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A Fitting End

So how did I do in Me Made May 2018? I didn't get to do quite as much sewing as I'd hoped but I finished two dresses: a summer dress and a linen one. A 50% success rate, that's not half bad, right? (Ba-dum-tssss.) In my defense, all May was unseasonably warm so I wasn't in the mood for wearing, let alone sewing, warm sweater knits.

Fit & flare dress with border print

What I'd plan to use for the summer dress and what I ended up using are completely different fabrics. Last summer I found this interesting lavender border print in a clearance bin with no idea what to make with it. It's very lightweight, somewhat flowy, feels cotton-y but it could also be viscose (rayon challis) or a cotton/viscose blend.

I found a great pattern with multiple style options for the neckline, sleeves, and hem but all had one thing in common: a fitted bodice with a big skirt — the perfect fit-and-flare dress. Now may come the shock-and-horror part of this story: I didn't make a muslin. I never make muslins. This is my muslin.

Room for improvement

The bodice fit sort of OK but there was definitely some room for improvement around the armscye area. There was way too much fabric underarm (1), the shoulder slope was wrong (2), and gaping at the armholes above the bust (3).

Making fit adjustments to the bodice pattern

All these were quite easy to fix: I took off 1 cm at the side seams and tapered it to the original stitching line, lowered the shoulder seam at the shoulder head by 5 mm, and added an armscye dart.

Fit adjustments done

See? Much better.

The tricky part was that all these adjustments affected the armscye circumference. You can fit a large peg into a small hole so I had to make adjustments to the sleeve pattern, too. Technically, I should've taken out an equal amount from the sleeve and re-drawn the entire sleeve cap. Instead, I just kind of eyeballed it and eased in the difference while sewing.

Making fit adjustments to the sleeve pattern

The fabric was printed so that the border prints were running at both of the selvage edges. I wanted the border to hit the hem and sleeve edges so I cut the hem from one end of the fabric and the sleeves from the other. Luckily the rest of the pattern was not directional so it didn't make a difference the sleeves were cut upside down.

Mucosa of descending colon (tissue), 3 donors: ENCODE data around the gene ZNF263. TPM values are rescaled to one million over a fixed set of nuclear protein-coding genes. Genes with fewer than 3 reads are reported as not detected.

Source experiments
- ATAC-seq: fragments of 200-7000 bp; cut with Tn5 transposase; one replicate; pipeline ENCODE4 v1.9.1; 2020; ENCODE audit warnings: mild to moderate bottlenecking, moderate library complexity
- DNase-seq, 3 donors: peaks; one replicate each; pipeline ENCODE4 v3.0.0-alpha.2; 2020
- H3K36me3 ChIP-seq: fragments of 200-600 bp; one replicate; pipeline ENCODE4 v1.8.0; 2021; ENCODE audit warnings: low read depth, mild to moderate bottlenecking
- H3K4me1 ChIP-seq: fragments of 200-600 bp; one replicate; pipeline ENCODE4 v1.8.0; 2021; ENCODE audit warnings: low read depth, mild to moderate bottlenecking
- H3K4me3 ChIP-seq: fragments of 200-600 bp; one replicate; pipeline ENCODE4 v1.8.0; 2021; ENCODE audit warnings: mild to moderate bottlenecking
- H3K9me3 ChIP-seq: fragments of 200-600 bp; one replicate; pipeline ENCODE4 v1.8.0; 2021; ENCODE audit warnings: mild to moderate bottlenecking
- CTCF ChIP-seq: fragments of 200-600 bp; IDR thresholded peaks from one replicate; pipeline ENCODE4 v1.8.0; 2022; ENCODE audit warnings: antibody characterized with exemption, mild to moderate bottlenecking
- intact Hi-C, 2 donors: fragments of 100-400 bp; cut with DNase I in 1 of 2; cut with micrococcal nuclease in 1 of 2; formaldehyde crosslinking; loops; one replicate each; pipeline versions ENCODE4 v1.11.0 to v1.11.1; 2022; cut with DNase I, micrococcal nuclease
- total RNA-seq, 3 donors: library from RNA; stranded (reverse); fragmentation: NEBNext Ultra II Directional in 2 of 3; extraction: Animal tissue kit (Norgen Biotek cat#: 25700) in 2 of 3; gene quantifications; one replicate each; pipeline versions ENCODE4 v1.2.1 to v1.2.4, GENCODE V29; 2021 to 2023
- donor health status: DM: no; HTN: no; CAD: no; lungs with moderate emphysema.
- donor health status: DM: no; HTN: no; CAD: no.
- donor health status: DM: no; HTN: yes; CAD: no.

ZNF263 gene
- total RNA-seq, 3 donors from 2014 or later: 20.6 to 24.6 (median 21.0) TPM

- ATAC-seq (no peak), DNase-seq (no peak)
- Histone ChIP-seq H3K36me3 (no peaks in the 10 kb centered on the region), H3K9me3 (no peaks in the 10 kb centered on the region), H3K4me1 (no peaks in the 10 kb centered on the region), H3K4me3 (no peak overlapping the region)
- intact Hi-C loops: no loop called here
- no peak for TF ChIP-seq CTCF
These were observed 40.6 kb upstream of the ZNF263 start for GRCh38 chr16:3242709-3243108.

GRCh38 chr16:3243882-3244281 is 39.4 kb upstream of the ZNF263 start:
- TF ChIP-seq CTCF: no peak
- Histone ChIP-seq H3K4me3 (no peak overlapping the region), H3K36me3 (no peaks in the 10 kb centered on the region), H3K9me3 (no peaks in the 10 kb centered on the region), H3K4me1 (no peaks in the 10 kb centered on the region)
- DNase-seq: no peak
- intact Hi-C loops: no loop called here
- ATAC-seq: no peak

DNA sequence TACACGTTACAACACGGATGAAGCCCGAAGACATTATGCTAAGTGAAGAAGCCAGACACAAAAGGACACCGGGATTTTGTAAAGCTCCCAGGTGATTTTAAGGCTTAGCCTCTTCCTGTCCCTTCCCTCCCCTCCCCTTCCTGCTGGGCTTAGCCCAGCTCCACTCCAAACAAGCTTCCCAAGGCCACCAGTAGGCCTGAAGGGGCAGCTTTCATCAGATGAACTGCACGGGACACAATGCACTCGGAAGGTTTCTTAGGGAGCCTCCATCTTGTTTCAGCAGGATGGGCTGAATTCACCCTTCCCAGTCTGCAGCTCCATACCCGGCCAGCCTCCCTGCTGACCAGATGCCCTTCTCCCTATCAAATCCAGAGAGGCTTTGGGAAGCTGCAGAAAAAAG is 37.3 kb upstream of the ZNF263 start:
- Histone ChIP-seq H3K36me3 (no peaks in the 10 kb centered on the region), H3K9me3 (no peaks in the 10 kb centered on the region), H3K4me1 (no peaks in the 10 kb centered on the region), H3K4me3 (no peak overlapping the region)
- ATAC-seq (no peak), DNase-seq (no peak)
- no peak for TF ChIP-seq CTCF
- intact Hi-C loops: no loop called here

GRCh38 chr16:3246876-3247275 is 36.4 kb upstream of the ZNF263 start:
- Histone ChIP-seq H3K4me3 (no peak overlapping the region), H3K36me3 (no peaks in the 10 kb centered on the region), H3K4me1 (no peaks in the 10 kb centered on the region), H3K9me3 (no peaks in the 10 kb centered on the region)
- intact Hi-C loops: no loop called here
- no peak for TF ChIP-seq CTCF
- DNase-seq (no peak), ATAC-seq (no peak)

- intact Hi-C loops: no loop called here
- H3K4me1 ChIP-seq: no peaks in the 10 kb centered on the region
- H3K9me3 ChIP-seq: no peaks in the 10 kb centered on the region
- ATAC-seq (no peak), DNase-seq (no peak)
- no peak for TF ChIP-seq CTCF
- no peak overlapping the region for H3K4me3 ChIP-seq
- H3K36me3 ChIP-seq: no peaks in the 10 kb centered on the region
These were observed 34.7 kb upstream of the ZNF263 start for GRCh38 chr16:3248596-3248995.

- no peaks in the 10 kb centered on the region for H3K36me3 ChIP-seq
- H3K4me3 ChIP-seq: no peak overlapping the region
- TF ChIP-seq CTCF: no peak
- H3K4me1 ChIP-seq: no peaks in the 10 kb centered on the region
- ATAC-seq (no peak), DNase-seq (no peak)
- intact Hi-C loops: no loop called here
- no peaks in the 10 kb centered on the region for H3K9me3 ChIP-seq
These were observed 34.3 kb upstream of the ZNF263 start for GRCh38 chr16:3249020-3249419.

Border print hem

The skirt in the pattern was made of four A-lined panels with pleats at the fronts. I didn't have enough fabric for that so I just took all the width I had and gathered it at the waist.

Fit & flare dress with border print

To get into the dress there's an invisible zipper at the back. There's neck facing at the round neckline but the sleeves and hems are just turned. And since they were cut on the selvage edge, I didn't even have to finish the raw edges. Neat!

Invisible zipper at the back

All in all I'm quite pleased with my wearable muslin. Now that I have my adjustments I'm definitely going to sew this pattern again... plus I've come up with an easier way to sew the bodice. I have this gorgeous cream-colored rayon with a big flower print that's destined to become Version 2.

Did you make something in Me Made May? Let me know in the comments!


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A Fitting End

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Susanna Winter is a knitwear designer, creating timeless and elegant pieces with clean lines. She has been knitting for over 20 years, knit blogging since 2007, and designing knitting patterns professionally since 2016.

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